Prague 2016’s Bid Depends On Guarantees
While one Prague newspaper, the daily Mlada fronta Dnes (MfD), reports that the Czech Prime Minister doesn’t want to sign the guarantees for Prague’s 2016 Summer Olympic bid, the financial newspaper Hospodarske noviny (HN) writes that Prague will enter the race with the government’s guarantee.
Czech Premier Mirek Topolanek said Czech officials will support Prague’s bid by approving formal legal guarantees to protect foreign athletes’ safety. He said, “as long as the legal guarantees are not tied into financial obligations, I think we can give formal approval”.
The government is meeting Wednesday to vote on the proposal. An application must be sent to the International Olympic Committee (IOC) by January 14.
Approving the legal guarantees obligates the city to respect the Olympic Charter to allow free movement of the athletes, coaches and journalists with accreditation, passports and valid visas during the Games, reports MfD.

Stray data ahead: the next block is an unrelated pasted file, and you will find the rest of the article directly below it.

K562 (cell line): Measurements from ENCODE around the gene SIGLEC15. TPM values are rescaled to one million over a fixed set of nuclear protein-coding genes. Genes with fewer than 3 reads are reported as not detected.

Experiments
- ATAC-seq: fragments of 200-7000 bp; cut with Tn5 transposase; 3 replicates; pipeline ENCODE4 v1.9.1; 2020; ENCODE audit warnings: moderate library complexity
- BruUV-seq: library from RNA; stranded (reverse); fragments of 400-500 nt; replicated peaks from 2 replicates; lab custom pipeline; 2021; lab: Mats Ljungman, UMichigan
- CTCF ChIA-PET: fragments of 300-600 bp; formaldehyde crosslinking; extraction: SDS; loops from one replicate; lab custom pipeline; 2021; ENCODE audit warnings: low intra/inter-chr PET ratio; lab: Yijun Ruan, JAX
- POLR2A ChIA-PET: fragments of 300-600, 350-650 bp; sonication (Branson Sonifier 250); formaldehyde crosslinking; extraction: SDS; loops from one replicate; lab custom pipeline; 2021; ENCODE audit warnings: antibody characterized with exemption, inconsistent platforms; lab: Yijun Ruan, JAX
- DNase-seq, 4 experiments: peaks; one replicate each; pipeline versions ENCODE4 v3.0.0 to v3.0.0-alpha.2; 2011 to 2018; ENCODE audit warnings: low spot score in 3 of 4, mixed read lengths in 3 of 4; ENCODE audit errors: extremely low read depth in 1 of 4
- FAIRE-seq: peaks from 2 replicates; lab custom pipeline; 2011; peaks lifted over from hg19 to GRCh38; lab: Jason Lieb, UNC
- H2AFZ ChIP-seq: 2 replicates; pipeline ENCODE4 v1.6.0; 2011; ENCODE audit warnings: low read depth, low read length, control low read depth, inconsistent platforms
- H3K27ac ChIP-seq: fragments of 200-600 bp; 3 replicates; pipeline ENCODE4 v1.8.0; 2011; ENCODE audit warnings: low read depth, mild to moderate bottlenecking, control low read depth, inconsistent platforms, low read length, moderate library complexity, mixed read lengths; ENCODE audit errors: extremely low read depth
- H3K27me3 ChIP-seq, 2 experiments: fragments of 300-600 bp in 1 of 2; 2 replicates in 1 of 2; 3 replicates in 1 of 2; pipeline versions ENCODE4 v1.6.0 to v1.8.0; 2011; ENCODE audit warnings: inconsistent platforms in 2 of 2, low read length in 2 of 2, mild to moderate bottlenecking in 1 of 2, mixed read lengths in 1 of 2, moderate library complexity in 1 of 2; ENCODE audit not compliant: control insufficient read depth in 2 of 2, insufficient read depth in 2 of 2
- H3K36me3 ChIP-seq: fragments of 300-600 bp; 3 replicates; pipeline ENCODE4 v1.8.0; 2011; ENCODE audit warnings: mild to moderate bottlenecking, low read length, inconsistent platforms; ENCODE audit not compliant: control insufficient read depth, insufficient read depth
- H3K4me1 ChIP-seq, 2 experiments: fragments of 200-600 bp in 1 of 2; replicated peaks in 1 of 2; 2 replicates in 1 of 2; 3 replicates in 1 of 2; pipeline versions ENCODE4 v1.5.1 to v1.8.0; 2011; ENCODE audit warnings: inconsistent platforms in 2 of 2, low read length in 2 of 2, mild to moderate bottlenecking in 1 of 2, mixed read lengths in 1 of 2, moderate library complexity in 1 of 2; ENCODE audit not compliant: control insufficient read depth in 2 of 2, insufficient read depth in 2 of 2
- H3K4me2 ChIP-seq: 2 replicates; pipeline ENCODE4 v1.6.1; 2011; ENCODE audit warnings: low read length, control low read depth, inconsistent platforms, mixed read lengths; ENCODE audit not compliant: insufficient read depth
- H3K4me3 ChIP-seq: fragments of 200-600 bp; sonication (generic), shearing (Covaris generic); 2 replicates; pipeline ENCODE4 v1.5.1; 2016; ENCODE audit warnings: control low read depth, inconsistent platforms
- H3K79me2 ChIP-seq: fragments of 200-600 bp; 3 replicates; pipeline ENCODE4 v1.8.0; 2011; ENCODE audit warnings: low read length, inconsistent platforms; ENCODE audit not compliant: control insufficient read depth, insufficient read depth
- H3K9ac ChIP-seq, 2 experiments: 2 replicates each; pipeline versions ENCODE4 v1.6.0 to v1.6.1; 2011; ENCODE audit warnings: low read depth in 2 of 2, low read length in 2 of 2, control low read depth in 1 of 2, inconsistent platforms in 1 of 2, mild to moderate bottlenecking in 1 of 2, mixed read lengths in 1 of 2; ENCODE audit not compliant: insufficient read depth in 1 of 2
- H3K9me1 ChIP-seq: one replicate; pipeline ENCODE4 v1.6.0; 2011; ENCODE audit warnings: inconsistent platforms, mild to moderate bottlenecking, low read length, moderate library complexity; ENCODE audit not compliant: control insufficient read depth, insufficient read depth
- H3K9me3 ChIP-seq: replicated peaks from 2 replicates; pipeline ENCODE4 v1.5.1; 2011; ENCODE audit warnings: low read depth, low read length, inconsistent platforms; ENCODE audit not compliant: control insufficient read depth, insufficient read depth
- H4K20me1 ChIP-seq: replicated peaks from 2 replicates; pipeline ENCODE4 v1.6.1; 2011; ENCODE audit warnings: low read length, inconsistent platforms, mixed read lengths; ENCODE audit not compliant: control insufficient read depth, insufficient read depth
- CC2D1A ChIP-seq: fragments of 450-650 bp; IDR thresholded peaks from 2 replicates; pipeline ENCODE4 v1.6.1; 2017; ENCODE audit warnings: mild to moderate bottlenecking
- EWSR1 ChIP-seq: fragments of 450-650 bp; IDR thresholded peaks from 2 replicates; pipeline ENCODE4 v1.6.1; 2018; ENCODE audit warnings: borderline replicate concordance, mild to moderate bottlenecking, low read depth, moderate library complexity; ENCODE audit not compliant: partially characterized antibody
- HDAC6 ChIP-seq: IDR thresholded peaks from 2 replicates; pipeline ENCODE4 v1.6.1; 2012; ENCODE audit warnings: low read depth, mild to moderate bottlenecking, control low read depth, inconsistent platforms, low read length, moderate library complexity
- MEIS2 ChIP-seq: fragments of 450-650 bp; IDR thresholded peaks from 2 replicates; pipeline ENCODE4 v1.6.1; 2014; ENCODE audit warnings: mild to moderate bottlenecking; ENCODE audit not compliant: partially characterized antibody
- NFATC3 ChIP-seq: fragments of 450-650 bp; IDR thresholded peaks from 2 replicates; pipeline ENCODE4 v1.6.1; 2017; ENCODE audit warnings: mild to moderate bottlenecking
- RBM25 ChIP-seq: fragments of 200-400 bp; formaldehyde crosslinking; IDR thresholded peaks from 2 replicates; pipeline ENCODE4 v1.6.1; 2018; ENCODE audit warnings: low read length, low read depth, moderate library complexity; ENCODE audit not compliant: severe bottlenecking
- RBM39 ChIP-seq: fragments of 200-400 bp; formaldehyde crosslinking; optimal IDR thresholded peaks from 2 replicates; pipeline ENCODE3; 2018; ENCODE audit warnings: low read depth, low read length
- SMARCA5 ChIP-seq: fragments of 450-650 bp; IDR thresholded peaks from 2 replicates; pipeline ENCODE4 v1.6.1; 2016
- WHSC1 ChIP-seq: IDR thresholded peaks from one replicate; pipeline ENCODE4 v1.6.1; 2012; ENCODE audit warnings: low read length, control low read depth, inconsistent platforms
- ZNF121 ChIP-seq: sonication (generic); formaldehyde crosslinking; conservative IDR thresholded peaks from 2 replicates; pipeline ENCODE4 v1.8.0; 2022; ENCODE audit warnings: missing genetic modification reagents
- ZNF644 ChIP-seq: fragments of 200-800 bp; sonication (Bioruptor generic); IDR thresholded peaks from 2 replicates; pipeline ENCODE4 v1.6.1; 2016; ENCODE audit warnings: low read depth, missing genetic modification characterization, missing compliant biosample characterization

HN writes that Topolanek has refused to provide the financial guarantees of 25.7 billion crowns Prague will need in February 2009.
Prague Mayor Pavel Bem said if the government does not grant the legal guarantees it will harm the Czech Republic’s reputation. “It would be a shame. The government would admit that there is no rule of law in the Czech Republic”.
Tomas Petera, head of Prague 2016, said he explained to Topolanek what the guarantees meant and that the signature wouldn’t cost the government “a single penny”.
On Thursday Prague 2016 meets to decide whether to send Prague’s bid application to the IOC, depending on the outcome of the government’s meeting Wednesday. Write or read comments about this article
- PyeongChang 2018 Shares Experiences
- IOC Announces Members of the 2022 Olympic Bid Evaluation Commission
- French IOC Members Criticize Annecy 2018
- GB Digest
- Washington 2024 Bid Takes Shape